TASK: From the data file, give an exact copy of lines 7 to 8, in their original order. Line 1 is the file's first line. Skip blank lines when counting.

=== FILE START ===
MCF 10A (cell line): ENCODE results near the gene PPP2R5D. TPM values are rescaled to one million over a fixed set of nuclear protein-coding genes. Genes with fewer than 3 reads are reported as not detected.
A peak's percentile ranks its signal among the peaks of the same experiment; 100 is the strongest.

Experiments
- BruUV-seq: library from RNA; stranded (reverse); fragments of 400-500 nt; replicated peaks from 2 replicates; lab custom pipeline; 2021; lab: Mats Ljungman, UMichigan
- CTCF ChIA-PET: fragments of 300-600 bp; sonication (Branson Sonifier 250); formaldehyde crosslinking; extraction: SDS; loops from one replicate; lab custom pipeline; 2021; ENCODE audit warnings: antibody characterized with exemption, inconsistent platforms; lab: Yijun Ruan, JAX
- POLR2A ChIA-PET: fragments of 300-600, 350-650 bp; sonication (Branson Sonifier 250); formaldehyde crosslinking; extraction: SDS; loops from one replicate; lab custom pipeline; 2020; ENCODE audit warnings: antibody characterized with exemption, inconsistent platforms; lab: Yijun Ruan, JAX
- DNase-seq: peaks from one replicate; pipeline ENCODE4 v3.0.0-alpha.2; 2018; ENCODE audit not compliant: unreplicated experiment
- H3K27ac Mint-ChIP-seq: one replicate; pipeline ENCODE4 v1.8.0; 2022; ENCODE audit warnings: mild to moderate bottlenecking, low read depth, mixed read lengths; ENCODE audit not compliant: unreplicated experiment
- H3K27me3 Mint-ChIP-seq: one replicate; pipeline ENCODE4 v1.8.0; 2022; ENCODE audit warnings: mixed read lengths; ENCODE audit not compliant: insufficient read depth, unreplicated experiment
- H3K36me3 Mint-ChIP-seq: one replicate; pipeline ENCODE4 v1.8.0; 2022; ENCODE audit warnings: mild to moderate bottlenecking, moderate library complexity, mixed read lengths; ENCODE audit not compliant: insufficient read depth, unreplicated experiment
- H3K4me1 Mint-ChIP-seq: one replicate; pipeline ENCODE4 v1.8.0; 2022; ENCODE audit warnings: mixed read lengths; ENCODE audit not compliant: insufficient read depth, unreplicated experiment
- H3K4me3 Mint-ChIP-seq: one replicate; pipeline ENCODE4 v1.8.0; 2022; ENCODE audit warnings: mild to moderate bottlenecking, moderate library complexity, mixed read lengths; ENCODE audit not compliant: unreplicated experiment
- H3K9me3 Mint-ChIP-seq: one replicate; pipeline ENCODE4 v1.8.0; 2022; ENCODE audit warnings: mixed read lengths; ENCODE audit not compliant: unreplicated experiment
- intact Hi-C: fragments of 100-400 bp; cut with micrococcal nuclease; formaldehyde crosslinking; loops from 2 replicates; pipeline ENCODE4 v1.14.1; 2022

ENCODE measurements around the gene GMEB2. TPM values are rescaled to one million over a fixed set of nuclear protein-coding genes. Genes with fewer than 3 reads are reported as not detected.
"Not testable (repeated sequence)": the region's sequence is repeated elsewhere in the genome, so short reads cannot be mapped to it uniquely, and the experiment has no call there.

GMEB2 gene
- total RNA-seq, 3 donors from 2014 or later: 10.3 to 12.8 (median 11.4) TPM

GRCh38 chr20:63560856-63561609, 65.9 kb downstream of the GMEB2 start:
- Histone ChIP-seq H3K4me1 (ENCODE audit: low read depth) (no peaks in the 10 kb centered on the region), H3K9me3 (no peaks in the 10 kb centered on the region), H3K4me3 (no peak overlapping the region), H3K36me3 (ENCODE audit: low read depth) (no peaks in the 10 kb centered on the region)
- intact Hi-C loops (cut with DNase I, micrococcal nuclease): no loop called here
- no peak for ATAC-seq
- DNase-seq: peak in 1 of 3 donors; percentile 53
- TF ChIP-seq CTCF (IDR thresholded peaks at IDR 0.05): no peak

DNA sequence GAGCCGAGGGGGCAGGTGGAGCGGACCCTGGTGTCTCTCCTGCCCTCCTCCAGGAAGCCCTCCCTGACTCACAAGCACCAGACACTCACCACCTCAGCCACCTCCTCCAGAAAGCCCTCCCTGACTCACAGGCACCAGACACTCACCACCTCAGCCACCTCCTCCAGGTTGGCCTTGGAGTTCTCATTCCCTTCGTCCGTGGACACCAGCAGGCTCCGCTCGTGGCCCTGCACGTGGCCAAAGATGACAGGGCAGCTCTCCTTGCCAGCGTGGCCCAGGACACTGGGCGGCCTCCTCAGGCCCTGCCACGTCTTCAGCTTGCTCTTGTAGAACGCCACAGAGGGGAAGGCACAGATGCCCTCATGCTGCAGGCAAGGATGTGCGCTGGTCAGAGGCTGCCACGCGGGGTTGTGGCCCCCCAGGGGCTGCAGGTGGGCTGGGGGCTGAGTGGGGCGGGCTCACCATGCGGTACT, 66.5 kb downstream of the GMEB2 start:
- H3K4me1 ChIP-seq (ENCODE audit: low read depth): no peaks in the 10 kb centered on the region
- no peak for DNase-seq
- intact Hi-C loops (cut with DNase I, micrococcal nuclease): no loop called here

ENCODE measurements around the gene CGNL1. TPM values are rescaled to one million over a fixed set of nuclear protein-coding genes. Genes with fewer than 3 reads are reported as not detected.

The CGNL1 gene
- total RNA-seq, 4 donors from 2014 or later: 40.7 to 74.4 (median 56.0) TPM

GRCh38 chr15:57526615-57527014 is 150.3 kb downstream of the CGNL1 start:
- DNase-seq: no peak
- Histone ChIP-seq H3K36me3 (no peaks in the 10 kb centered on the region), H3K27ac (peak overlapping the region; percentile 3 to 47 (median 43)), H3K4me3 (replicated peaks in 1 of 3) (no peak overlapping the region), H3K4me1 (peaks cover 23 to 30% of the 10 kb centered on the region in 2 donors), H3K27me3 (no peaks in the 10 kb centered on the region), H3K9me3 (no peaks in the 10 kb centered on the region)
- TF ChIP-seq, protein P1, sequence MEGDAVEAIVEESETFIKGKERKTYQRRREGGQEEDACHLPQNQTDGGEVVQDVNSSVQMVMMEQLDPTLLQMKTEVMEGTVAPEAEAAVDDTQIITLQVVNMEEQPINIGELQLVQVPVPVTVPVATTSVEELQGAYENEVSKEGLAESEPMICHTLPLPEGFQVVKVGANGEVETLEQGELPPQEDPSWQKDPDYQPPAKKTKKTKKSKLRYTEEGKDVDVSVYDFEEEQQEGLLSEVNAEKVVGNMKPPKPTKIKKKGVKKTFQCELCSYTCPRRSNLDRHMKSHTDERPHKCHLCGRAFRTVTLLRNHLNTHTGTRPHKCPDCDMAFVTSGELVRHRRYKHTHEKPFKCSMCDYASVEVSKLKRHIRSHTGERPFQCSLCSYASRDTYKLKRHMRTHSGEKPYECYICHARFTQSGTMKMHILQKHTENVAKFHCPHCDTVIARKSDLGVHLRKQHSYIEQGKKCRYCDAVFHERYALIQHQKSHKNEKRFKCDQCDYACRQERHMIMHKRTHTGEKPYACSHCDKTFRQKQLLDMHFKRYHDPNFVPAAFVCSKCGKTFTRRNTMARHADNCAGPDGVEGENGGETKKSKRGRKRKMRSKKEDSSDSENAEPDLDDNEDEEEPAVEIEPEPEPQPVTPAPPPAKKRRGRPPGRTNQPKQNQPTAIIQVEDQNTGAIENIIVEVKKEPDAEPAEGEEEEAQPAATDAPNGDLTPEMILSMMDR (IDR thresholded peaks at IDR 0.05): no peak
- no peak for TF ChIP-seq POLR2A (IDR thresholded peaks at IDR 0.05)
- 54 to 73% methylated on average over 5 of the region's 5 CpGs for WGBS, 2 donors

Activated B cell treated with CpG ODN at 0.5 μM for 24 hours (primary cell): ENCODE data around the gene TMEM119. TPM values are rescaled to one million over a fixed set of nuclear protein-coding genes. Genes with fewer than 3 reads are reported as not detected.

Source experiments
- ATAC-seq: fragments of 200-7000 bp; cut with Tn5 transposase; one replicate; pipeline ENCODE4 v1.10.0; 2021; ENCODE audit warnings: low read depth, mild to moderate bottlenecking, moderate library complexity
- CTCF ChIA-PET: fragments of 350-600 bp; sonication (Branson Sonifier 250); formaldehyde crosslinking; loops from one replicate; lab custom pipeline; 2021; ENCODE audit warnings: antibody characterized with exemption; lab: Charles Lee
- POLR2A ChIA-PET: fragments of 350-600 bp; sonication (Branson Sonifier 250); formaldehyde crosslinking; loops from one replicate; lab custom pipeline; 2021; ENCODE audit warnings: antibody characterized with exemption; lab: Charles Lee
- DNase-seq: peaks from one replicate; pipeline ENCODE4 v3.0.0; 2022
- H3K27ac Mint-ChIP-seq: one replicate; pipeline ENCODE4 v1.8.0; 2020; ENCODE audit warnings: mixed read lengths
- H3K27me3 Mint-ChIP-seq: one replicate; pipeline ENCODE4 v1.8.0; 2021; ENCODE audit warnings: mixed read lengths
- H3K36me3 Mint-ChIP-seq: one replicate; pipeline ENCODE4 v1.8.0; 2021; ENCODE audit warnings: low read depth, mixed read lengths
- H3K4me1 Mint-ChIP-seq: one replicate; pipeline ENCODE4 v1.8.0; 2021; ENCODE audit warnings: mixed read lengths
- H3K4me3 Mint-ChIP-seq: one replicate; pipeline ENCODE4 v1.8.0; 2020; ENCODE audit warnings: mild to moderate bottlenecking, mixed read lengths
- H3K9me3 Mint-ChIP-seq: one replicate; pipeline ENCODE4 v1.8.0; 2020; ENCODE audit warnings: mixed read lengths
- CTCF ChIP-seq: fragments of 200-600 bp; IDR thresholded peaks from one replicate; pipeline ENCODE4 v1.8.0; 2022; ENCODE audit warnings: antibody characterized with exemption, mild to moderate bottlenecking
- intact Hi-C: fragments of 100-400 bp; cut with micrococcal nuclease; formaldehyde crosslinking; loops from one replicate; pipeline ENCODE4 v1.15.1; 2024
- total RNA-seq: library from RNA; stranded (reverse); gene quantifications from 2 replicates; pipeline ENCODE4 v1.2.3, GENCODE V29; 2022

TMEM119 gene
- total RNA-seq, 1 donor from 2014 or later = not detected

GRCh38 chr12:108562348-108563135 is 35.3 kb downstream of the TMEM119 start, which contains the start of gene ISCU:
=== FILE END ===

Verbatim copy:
- DNase-seq: peaks from one replicate; pipeline ENCODE4 v3.0.0-alpha.2; 2018; ENCODE audit not compliant: unreplicated experiment
- H3K27ac Mint-ChIP-seq: one replicate; pipeline ENCODE4 v1.8.0; 2022; ENCODE audit warnings: mild to moderate bottlenecking, low read depth, mixed read lengths; ENCODE audit not compliant: unreplicated experiment